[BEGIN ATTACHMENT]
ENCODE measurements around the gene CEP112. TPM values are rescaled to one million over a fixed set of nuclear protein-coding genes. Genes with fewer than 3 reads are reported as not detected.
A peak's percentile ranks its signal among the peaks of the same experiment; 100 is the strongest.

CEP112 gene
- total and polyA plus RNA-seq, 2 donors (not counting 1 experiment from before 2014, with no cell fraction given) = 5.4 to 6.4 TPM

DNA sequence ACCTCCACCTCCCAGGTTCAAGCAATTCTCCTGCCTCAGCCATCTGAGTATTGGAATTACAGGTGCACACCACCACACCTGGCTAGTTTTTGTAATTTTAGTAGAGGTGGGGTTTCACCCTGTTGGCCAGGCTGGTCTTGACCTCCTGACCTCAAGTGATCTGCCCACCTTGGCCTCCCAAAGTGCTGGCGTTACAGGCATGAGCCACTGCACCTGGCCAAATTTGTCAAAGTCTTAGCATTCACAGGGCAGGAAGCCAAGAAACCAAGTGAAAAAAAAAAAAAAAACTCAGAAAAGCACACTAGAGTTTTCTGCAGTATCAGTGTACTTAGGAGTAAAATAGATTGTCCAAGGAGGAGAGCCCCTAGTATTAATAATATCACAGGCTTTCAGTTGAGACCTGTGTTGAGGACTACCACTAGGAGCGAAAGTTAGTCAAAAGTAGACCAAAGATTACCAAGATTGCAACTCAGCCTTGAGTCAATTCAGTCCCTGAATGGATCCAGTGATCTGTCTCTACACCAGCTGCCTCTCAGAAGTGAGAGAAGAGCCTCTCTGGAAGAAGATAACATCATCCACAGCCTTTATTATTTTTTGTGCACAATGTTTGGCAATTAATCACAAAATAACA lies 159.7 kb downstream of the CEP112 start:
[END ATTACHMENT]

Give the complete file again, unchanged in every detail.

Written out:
ENCODE measurements around the gene CEP112. TPM values are rescaled to one million over a fixed set of nuclear protein-coding genes. Genes with fewer than 3 reads are reported as not detected.
A peak's percentile ranks its signal among the peaks of the same experiment; 100 is the strongest.

CEP112 gene
- total and polyA plus RNA-seq, 2 donors (not counting 1 experiment from before 2014, with no cell fraction given) = 5.4 to 6.4 TPM

DNA sequence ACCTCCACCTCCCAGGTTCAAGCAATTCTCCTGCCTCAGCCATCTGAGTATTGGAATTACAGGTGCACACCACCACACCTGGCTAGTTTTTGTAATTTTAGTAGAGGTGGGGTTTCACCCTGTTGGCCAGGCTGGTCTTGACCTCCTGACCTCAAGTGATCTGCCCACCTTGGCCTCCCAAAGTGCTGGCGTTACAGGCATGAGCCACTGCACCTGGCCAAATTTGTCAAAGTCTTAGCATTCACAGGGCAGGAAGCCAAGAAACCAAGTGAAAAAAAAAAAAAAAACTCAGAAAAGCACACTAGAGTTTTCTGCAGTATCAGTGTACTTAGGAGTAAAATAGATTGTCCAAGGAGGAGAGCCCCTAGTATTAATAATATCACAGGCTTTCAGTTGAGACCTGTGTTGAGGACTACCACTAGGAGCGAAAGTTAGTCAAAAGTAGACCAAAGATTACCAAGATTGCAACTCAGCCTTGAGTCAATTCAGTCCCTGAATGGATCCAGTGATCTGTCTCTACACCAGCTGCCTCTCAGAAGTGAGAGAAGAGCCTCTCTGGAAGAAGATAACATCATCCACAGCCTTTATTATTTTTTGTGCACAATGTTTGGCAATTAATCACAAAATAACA lies 159.7 kb downstream of the CEP112 start: